Willow’s chargeable gain for 2018-19 is:

 £ 
Gain74,000 
Rollover relief (74,000 – 18,500)(55,500) 
 18,500
 
  • The proportion of the chargeable gain relating to non-business use is £18,500 (74,000 x 25%), and this amount does not qualify for rollover relief.
  • The sale proceeds are fully reinvested, so the balance of the gain can be rolled over.
  • The base cost of the new factory is £100,500 (156,000 – 55,500).

Holdover relief (gift relief)

Holdover relief (also known as gift relief) allows a chargeable gain to be deferred (held over) when a gift is made of a qualifying business asset. The deferral is achieved by deducting the chargeable gain of the donor who has made the gift from the base cost of the donee who has received the gift.

Holdover relief is also available when a sale is made at less than market value. In this case, any excess of sale proceeds over the original cost of the asset will be immediately chargeable.

As far as TX (UK) is concerned, the most relevant types of qualifying business asset are:

  • Assets used for trade purposes by a sole trader.
  • Shares in a personal company (where the individual has at least a 5% shareholding).
  • Shares in unquoted trading companies.


EXAMPLE 35

On 15 August 2018, Xia sold 10,000 £1 ordinary shares in Yukon Ltd, an unquoted trading company, to her daughter for £75,000. The market value of the shares on that date was £110,000. The shareholding was purchased on 10 July 2017 for £38,000. Xia and her daughter have elected to hold over the gain as a gift of a business asset.

Xia’s chargeable gain for 2018–19 is:

 £ 
Deemed proceeds110,000 
Cost(38,000) 
 72,000 
Holdover relief
(72,000 – 37,000)

(35,000)
 
 37,000 
  • Xia and her daughter are connected persons, and therefore the market value of the shares sold is used.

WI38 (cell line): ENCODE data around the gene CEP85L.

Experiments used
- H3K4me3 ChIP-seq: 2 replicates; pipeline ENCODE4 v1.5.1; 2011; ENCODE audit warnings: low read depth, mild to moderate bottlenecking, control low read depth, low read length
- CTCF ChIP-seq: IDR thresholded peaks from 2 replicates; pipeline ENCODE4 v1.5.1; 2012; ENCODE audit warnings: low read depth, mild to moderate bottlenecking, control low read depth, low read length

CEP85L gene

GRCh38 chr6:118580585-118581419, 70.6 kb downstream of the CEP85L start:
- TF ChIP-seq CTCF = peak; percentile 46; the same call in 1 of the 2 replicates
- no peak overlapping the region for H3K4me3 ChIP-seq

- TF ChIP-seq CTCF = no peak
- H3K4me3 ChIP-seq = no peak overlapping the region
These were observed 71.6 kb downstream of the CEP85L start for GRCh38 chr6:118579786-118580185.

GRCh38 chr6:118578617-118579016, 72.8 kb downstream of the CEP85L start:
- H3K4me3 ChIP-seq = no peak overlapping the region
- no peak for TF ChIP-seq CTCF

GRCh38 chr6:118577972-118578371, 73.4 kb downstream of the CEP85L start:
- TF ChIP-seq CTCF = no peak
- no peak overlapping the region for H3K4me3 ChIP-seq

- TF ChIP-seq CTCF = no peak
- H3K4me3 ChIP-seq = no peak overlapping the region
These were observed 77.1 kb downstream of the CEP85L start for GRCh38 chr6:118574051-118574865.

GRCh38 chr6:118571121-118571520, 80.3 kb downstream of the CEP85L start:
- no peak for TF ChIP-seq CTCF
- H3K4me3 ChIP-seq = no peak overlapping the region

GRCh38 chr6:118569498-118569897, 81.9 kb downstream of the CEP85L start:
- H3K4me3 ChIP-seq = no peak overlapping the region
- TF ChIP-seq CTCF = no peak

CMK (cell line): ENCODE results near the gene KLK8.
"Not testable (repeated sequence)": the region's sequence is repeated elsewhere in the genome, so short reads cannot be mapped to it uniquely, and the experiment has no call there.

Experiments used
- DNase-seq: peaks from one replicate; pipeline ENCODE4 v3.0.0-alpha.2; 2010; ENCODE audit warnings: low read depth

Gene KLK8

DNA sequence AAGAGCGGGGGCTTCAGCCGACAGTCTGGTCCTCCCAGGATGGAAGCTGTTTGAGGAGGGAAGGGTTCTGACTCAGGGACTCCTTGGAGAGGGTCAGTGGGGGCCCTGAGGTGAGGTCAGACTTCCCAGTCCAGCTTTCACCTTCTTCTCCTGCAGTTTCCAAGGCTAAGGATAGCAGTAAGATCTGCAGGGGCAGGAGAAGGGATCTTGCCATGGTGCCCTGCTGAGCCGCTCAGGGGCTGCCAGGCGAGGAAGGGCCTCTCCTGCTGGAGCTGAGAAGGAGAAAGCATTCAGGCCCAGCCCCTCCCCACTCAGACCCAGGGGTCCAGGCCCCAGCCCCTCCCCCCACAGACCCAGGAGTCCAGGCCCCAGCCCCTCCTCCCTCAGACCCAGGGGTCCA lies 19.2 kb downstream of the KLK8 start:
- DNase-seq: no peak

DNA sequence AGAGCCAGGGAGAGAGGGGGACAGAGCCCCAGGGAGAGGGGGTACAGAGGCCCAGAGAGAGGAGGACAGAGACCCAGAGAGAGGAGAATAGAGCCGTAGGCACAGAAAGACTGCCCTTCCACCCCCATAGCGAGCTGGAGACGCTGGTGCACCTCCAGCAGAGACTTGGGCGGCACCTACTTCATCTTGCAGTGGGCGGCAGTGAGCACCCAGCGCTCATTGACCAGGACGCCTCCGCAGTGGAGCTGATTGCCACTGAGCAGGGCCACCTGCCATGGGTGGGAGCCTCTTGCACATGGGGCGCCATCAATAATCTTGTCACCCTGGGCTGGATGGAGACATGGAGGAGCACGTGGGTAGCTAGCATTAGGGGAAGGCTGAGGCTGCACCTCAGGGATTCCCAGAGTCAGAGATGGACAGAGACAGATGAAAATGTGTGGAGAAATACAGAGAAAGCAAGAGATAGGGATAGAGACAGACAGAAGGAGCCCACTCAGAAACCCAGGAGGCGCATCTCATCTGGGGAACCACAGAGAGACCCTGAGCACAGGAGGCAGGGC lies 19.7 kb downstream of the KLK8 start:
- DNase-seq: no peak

• The consideration paid for the shares exceeds the allowable cost by £37,000 (75,000 – 38,000). This amount is immediately chargeable to capital gains tax (CGT).
  • The daughter’s base cost will be £75,000 (110,000 – 35,000).


If a gift is going to result in an immediate chargeable gain, then it might be possible to restrict the gain to the amount of the annual exempt amount or any available capital losses.

EXAMPLE 36

Bertie has a holding of 8,000 £1 ordinary shares in Gift Ltd, an unquoted trading company, which he had originally purchased for £3.50 per share. The current market value of the shares is £8.50, but Bertie is going to sell some of the holding to his son at £6.00 per share during the tax year 2018-19. Bertie and his son will elect to hold over any gain as a gift of a business asset.

  • The consideration paid for each share will exceed the allowable cost by £2.50 (6.00 – 3.50), and this amount will be immediately chargeable to CGT.
  • The annual exempt amount for 2018-19 is £11,700, so Bertie can sell 4,680 shares (11,700/2.50) to his son without this resulting in any CGT liability.


Where entrepreneurs’ relief is available, it may not be beneficial to claim holdover relief.

EXAMPLE 37

On 10 April 2018, Pia made a gift of her entire holding of 60,000 £1 ordinary shares (a 60% shareholding) in Zuper Ltd, an unquoted trading company, to her daughter Rita. Pia had purchased the shares on 1 June 2008 for £60,000, and was an employee of the company from that date until 10 April 2018. The market value of the shares on 10 April 2018 was £260,000.

Rita sold the 60,000 £1 ordinary shares in Zuper Ltd on 28 March 2019 for £270,000. She has never been an employee or a director of the company.

Both Pia and Rita are higher rate taxpayers, and neither of them made any other chargeable gains during the tax year 2018-19.

No election for holdover relief

Pia’s CGT liability for 2018–19 is:

 £
Deemed proceeds
260,000
Cost
(60,000)
 200,000
Annual exempt amount
(11,700)
 188,300
Capital gains tax:
188,300 at 10%

18,830